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Flexport is optimistic about Eastern Airlines’ gamble on semi-converting 777 passenger aircraft into freighters – but admitted it would need to be evaluated once flying has begun.
Eastern decided last year to ‘convert’ the aircraft, simply by removing seats, galleys and toilets, a far simpler and quicker process than the traditional conversion process of enlarging the doors and reinforcing the floor. Flexport has signed a “medium-term” deal for the first two aircraft, which should deliver in May or June, with options on more.
“The idea is innovative,” said Neel Jones Shah, head of airfreight for Flexport. “They are very young aircraft and have been very well maintained. It’s a quick conversion process, and innovative.
“It’s been proven that passenger freighters have worked. While we are not going to see those heights [of demand] again this year, the market can still support this. These aircraft will fill a void in the market, and help us to create direct connections from South-east Asia.
“There is only a 75-tonne payload, but that’s fine if the cargo is volumetric, which it is, particularly with e-commerce. These airplanes will fill an important niche for us.”
The proof will be in the eating, however.
“We will have to see if they perform as advertised. We will learn together with Eastern. We are an innovative company, and we love partners prepared to take a risk. We think there is something here, but we will have to evaluate the performance of the airplanes. If they perform according to expectations, why not have them as part of our fleet?”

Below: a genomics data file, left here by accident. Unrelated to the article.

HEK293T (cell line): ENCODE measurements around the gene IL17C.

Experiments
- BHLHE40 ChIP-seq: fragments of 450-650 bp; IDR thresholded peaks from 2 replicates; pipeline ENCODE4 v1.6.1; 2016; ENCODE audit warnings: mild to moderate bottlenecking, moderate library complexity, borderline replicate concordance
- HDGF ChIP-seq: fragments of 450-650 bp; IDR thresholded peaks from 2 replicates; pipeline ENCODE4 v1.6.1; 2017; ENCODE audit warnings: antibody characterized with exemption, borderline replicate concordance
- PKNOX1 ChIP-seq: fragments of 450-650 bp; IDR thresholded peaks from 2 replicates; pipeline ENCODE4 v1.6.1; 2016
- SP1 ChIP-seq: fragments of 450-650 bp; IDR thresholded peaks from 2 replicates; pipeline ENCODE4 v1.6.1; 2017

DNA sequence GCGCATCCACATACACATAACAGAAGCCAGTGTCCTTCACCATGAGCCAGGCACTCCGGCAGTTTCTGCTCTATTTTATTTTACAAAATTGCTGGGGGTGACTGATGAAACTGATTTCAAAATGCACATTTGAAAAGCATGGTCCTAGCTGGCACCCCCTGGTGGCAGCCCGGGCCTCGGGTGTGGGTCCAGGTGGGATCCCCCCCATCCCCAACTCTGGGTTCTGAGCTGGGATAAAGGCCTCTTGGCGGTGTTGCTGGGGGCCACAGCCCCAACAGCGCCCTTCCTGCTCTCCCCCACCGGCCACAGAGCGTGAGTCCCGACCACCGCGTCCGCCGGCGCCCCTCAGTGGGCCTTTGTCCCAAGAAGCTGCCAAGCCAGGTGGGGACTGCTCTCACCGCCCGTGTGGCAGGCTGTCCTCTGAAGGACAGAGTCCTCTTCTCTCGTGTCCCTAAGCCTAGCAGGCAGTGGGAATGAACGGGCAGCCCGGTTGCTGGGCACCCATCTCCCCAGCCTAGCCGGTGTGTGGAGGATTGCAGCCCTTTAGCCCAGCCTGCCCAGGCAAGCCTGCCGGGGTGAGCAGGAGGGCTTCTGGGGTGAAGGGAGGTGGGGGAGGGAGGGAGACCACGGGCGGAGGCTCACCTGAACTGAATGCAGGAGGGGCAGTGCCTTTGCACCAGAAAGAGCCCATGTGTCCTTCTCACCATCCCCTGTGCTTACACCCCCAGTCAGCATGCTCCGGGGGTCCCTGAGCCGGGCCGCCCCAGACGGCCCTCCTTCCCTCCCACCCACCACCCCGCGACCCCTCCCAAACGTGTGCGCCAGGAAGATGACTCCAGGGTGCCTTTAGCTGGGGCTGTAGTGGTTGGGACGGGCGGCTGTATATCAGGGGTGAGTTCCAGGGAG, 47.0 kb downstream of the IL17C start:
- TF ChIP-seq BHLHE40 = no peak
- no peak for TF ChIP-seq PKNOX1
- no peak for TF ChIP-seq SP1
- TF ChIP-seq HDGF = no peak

One of the biggest challenges for passenger freighters is the loading and unloading, a process dnata told The Loadstar last week was “very labour-intensive”.
“Each box has to be handled three times after it arrives in the back of a truck,” said dnata MD Alex Doisneau. “The turnaround is also longer because this loading process can add several hours.”
Mr Jones Shah, talking on the sidelines of the TIACA executive summit in San Francisco this week, agreed that the process was more complex – but, in fact, it added an opportunity.
“There’s no doubt it will take a long time to load and unload. But it’s easier than a passenger freighter, and we are working with handlers on this. But we are also looking at innovative ways to improve the scheduling. We will fly Chicago-Incheon-Ho Chi Minh-Incheon-Chicago, with a 14-hour stop in Ho Chi Minh, which will give the crew a long break before flying back. It’s a very efficient use of resources which will allow us to operate some tight schedules.”
He added that Flexport was reviewing its handling options in Chicago.
“Handlers have had a tough time, and we need to pick the right one, one with a high degree of efficiency in this operation, some have done really well.”
He implied that Flexport would likely pick a smaller handler, explaining: “We prefer being a big fish in a small pond, as you get better taken care of. We want our business to be part of their overall viability.”
Eastern Airlines said it was in talks with more customers over its potential fleet of 33 aircraft.
“We have significant demand for the subsequent aircraft, and hope to sign second and third multiple aircraft launch-customer contracts shortly,” said Mike Duggan, head of cargo. “The first aircraft are undergoing conversion in parallel with certification and the airline is excited to start operating as soon as we have certifications.
“Once certified, we hope to be able to bring this new capacity to the market quickly, highlighting the shorter conversion time of this design. We are introducing aircraft one after the other, with the fleet of up to 33 conversion candidates ready to move to Kansas City for conversion.
“The market dynamics are clear, with continued capacity shortages exacerbated by Russian restrictions, so we are keen to get our solution on the market as soon as we can.”